This is a syndicated post from Aggie Catholics. [Read the original article...]
March 30, 2014
THE FOURTH SUNDAY OF LENT
In today’s Gospel, a blind man receives his sight and sees more clearly than the Pharisees. The blind man is able to see more clearly through the darkness that clouds the minds of the Pharisees because, through his encounter with the Lord Jesus, Christ’s light entered into the darkness of his heart. For this reason, he was able see the truth clearly through the darkness. As Christians, we are called to live and judge the world by Christ’s light. This demands that we be close to Christ and allow his light to penetrate more deeply into the dark places of our hearts. We place a particular emphasis on need for conversion of heart during the Lenten season in order that his light may fill our lives more fully.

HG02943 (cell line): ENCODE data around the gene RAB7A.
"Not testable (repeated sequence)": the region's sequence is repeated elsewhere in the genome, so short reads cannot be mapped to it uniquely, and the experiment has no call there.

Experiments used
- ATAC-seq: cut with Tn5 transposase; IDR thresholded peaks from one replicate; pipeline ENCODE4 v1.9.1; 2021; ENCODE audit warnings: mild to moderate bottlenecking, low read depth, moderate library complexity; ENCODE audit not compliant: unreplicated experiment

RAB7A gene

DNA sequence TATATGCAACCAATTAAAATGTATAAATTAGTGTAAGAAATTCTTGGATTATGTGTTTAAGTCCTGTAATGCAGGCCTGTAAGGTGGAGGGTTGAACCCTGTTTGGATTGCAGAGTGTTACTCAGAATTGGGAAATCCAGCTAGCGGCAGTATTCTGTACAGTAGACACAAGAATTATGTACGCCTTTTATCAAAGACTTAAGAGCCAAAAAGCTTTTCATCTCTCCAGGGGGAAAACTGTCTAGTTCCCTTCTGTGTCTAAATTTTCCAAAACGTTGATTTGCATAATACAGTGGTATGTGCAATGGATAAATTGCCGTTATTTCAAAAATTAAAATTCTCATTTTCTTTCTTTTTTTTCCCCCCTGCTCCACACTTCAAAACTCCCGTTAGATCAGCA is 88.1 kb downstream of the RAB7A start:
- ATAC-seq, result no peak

Throughout this season, fasting, prayer, and almsgiving are practiced with special intensity to renew our commitment to an ongoing conversion of heart, which is an essential aspect of Christian life. By baptism we have already become Children of Light, but we are not yet perfected. This is why the whole of Christian living is a life of sanctification. As we open the dark parts of our hearts to the light of Christ, the darkness is overcome and we burn a bit more brightly. By the sacraments, we participate in the life, death, and resurrection of Jesus; and by our participation in them, Christ’s saving work is made present to every time and place. Through our participation, we carry Christ’s light with us, and our very lives give witness to his truth. Together we pray for our continued sanctification and that we may see and judge the world by Christ’s light.
Deacon Craig DeYoung
Class of 2006
Major: Industrial Distribution
Future Plans: God willing, I will be ordained a priest for the Diocese of Austin in 2014.
St. Mary’s Catholic Center will post a daily reflection from a student, former student, or staff member every day of Lent. We have compiled these reflections into a handout, given to our students on Ash Wednesday. (176)